The Corner

Law & the Courts

After the Supreme Court’s DACA Ruling, What’s Next?

Pro-DACA demonstrators near the White House, September 5, 2017 (Eric Baradat/AFP/Getty)

Dan’s piece on the home page nicely explains the absurdity of the Supreme Court’s DACA ruling. In his conclusion, he writes, “DACA repeal will still happen — if Trump is in office long enough for DHS to finish the task.” This is probably true, but not automatic.

The weak sisters in the White House may well have greeted this decision with secret relief, in that it could let the administration off the hook for acting on DACA before the election. But letting the issue ride and simply blaming bad judges would be a mistake. It’s true that letting DACA recipients stay is widely popular, as polls repeatedly show. But it’s just not that important to people who might vote for Trump. And the administration can make the perfectly reasonable argument to DACA-curious voters that any DACA amnesty deal would be irresponsible if it didn’t include measures to prevent a recurrence of DACA (measures today’s radicalized Democrats could never accept, even in the most watered-down and adulterated form).

The greater political danger for Trump would be not pushing forward to re-rescind DACA. As Dan wrote regarding today’s ruling, “for those who wanted Trump to repeal DACA, it also means that their votes have, thus far, counted for nothing.” If those voters are going to show up in November, they need to see that Trump is doing his best to push past the obstacles placed before him by his enemies.

But Trump has displayed remarkable weakness recently — in response to the riots and the Bostock transgender ruling in particular. Bin Laden’s strong-horse–weak-horse dynamic is a general rule in human affairs, and Trump has been a weak horse lately. He can’t turn that around merely by tweeting that such rulings are “shotgun blasts into the face of people that are proud to call themselves Republicans or Conservatives” — he needs to act where he can, and he has plenty of opportunity here.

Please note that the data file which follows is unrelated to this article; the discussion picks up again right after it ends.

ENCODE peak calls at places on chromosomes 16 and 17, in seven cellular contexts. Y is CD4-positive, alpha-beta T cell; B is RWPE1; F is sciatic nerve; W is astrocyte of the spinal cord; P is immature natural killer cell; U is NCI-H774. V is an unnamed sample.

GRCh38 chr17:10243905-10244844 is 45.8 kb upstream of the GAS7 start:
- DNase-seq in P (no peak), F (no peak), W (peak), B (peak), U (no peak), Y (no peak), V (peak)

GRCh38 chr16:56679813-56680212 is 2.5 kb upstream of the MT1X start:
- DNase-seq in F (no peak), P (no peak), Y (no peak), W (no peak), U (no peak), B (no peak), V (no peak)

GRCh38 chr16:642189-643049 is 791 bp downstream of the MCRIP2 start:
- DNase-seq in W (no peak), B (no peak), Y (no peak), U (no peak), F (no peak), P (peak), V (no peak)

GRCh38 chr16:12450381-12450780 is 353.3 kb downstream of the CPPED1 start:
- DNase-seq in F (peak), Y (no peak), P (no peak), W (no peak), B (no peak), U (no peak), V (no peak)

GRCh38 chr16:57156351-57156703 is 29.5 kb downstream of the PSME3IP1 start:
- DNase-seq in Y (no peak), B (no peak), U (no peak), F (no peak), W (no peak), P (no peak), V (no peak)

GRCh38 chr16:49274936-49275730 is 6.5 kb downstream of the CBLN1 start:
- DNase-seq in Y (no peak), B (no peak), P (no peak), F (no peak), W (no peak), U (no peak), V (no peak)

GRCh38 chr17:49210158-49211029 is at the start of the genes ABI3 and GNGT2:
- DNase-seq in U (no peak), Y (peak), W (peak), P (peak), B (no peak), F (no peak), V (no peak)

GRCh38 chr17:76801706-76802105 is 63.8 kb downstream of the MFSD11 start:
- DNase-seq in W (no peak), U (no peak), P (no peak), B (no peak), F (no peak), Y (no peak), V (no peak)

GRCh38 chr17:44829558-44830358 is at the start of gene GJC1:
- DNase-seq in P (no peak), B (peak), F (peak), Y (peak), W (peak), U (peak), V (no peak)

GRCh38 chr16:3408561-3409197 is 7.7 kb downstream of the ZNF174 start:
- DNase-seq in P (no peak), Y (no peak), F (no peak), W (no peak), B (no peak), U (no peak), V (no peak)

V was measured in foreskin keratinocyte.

And in any case, the administration may not have a choice but to push ahead with re-rescinding DACA. As my colleague Andrew Arthur, a former immigration judge and Hill staffer, noted on a livestream we did earlier today, Attorney General Bill Barr will likely feel compelled to issue another analysis of DACA’s illegality (supplementing Jeff Sessions’ 2017 letter on the matter). This is because today’s Supreme Court ruling implicitly acknowledged the illegality of DACA in noting that the program was reviewable by the courts precisely because it is not, as the Obama DHS claimed, merely a passive exercise in non-enforcement, but rather an affirmative grant of benefits (a work permits, Social Security number, and more).

If Barr does that, acting DHS secretary Chad Wolf will be hard-pressed not to re-rescind the program, despite the likelihood that he’d rather not (since he’s merely the latest Trump DHS secretary not to agree with the president’s immigration agenda). And if the White House has any sense, it will pressure Wolf to act sooner rather than later, and avoid diluting the rescission measure with lots of special-interest exceptions.

As everyone on both sides agrees, this is ultimately Congress’s problem, because it’s the legislature’s job to, y’know, legislate. But until there’s a deadline, Congress isn’t going to do anything. And the only way to impose a deadline is to rescind DACA.

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